• Cent, the platform that famously sold Jack Dorsey’s first ever tweet for $2.9 million as an NFT, said in February it would halt most transactions, due to the sheer quantity of scam sales, based un unlawful copies, happening on its site. “I think this is a pretty fundamental problem with Web3,” CEO and co-founder Cameron Hejazi told Reuters. More recently, Dorsey’s “1st tweet” NFT was re-valued… at $280 🤷🏼‍♂️
  • The biggest NFT marketplace, OpenSea (value: $13.3 billion), openly admitted in January that more than 80% of the NFTs minted for free on its platform were “plagiarized works, fake collections and spam”
  • DeviantArt, which hosts more than 500 million pieces of digital art, went as far as to develop its own alert system to detect fraudulous copies of its artists’ work on the Ethereum blockchain. It issued 80,000 alerts since August 2021, reports VICE; then double that October-November; then 300% more still by the end of the year
  • No less than 29 rugpulls have been reported in the first three months of 2022 alone, by web3isgoinggreat.com. In January, for example, the creators of the Bored Daddy Ape Club NFT ran off with the €1.2m raised by their last venture… and this was reported to be their third similar scam in a row
  • Worldcoin is a $3bn-valued startup which has used a futuristic orb to scan biometric details of 450,000 people to date, mainly in developing countries. Why? Because, according to this MIT Tech Review report, it wants to become the de facto identification system for web3, to allow payments with its own Ethereum-based cryptocurrency. However, as Edward Snowden has pointed out on Twitter, collecting biometric data is never ok, especially that of people who have no idea why they’re being scanned (apart from to earn half a dollar). Hence accusations of “crypto colonialism.” And what about web3’s supposed and hotly-defended anonymity? Conclusion: these scans reek of a scam in the making…
  • ApeCoin, the cryptocurrency given as a priority to holders of Bored Ape Club NFTs, is increasingly reported to be a potential scam, as its creators are totally free to decide what privileged owning ApeCoins bring. And in this case, there could well be none at all 🤔

Think this is all exaggeration? What about the fact that a video takedown of NFTs and crypto that lasts 2 hours and 18 minutes got nearly 7 million views on YouTube? Dan Olson, like crypto critics like Stephen Diehl and many more, essentially claims in “Line Goes Up – The Problem With NFTs” that the entire sector is essentially a Ponzi scheme, where whatever’s being sold only has speculative, not intrinsic value. NFTs exist only to “get you to buy more crypto,” says Olson, since the thing they claim to be selling does not actually belong to you. As the hilarious “Dune” book example illustrated so well – an outfit called Spice DAO bought the NFT of a book of Jodorowsky’s infamous adaptation of the sci-fi novel, and mistakenly thought this gave them the rights to make a film based on it – an NFT is nothing more than a receipt, or proof that you’ve bought the right to say something is yours. Or, to put it more simply, remember when the iTunes Store put DRMs on the music you’d purchase and download from it? Well, an NFT is like buying the DRM without the music…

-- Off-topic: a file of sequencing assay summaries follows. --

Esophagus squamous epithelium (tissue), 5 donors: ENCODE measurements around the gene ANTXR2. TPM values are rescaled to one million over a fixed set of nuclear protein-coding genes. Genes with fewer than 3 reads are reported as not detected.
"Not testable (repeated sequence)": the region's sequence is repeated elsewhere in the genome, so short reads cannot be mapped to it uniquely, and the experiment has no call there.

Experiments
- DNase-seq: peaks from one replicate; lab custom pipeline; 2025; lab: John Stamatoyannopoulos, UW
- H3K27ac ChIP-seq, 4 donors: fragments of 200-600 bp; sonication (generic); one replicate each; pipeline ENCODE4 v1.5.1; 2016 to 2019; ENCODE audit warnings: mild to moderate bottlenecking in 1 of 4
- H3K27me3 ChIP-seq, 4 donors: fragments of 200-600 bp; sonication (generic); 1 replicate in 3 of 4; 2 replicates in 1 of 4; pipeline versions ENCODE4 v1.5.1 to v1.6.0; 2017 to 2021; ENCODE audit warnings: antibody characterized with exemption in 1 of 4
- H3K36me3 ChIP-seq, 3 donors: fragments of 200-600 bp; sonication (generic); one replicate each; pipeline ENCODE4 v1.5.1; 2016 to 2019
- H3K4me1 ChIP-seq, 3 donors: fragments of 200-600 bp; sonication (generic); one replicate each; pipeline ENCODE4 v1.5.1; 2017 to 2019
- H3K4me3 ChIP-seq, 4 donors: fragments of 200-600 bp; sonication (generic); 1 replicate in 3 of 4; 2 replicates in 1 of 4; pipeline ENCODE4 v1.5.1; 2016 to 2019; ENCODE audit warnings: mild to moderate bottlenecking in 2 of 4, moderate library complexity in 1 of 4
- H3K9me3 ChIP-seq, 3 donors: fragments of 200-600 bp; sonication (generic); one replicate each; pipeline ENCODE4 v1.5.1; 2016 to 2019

4. Is web3 the next reality?

I’m not sure how long I can answer this question for without getting really angry. But the “metaverse” aspect of web3 is perhaps the most “Emperor’s New Clothes” part of this new equation, in that there’s literally nothing new about it at all. How many times has virtual reality failed to catch on? At least 5 or 6, according to this short history alone. And let’s not forget Facebook bought Oculus Rift EIGHT years ago, and yet Zuckerberg’s dream of us all living in headsets still hasn’t becme a reality.

So what did he do? Rebranded his whole company in honour of “the metaverse”, in the hope we’d stop talking about how damaging his platform is for global democracy, and for teenagers’ mental health. Not only did this gambit pretty much pay off, but now, what was formerly known as “virtual reality” is now called “the metaverse”. And it’s where cryptobros run around trying to sell each other their latest NFT schemes. Like this:

What’s the name of the magical world in the above video (and our featured image)? Yes, it’s Decentraland 🤦🏻‍♀️

If that’s the future you want for our children, please enjoy web3. If not, please join me in not believing the hype. The kids – and the planet – will thank us later!